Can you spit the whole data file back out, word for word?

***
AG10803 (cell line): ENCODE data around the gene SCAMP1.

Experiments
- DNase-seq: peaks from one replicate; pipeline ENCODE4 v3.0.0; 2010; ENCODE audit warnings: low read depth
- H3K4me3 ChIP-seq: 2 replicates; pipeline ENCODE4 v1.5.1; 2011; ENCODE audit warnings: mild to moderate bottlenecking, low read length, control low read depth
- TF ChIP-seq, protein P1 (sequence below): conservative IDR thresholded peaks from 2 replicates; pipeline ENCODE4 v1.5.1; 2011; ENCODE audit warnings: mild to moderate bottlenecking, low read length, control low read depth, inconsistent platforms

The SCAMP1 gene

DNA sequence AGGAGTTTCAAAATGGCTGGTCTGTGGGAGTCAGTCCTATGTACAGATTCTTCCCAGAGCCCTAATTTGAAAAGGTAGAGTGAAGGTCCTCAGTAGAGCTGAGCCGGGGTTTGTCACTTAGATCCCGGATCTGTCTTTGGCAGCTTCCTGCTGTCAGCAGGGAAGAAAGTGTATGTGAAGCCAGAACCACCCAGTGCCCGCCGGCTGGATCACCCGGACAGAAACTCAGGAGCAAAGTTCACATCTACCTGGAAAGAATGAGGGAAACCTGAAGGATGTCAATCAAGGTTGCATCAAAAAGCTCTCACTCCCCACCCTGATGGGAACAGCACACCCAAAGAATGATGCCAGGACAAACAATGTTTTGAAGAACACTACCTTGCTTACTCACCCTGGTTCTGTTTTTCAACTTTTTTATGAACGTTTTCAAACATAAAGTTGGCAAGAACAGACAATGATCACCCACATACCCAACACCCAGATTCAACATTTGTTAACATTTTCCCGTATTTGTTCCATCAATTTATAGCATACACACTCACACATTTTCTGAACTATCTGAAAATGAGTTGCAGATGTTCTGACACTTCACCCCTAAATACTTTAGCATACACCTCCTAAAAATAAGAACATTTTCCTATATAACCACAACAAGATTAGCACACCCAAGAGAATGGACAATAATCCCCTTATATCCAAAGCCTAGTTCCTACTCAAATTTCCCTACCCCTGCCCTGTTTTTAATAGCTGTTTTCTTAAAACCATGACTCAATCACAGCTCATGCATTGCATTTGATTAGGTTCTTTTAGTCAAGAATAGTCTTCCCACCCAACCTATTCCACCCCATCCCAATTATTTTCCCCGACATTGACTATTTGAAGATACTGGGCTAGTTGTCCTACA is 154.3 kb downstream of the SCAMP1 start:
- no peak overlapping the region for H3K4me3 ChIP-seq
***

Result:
AG10803 (cell line): ENCODE data around the gene SCAMP1.

Experiments
- DNase-seq: peaks from one replicate; pipeline ENCODE4 v3.0.0; 2010; ENCODE audit warnings: low read depth
- H3K4me3 ChIP-seq: 2 replicates; pipeline ENCODE4 v1.5.1; 2011; ENCODE audit warnings: mild to moderate bottlenecking, low read length, control low read depth
- TF ChIP-seq, protein P1 (sequence below): conservative IDR thresholded peaks from 2 replicates; pipeline ENCODE4 v1.5.1; 2011; ENCODE audit warnings: mild to moderate bottlenecking, low read length, control low read depth, inconsistent platforms

The SCAMP1 gene

DNA sequence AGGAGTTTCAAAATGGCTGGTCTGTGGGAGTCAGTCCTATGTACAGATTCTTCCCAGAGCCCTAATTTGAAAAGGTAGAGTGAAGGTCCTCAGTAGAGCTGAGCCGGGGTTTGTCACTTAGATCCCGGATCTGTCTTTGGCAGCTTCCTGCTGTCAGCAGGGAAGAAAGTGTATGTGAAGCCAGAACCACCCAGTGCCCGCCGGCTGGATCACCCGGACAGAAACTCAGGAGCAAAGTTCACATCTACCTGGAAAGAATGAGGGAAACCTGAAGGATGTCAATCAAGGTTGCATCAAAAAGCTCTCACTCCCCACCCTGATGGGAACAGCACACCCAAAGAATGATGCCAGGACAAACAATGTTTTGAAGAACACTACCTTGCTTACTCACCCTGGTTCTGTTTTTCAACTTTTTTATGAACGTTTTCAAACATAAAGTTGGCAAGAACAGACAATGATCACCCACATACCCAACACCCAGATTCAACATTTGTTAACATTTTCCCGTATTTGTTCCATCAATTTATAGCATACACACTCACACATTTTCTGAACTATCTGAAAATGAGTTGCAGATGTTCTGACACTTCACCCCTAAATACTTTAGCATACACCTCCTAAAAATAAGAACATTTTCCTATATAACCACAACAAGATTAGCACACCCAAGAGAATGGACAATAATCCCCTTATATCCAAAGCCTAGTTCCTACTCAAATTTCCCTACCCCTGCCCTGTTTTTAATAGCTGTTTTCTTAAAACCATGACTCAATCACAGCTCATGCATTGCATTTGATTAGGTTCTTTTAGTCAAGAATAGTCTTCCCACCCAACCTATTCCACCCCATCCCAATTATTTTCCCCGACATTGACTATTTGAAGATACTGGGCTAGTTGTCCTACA is 154.3 kb downstream of the SCAMP1 start:
- no peak overlapping the region for H3K4me3 ChIP-seq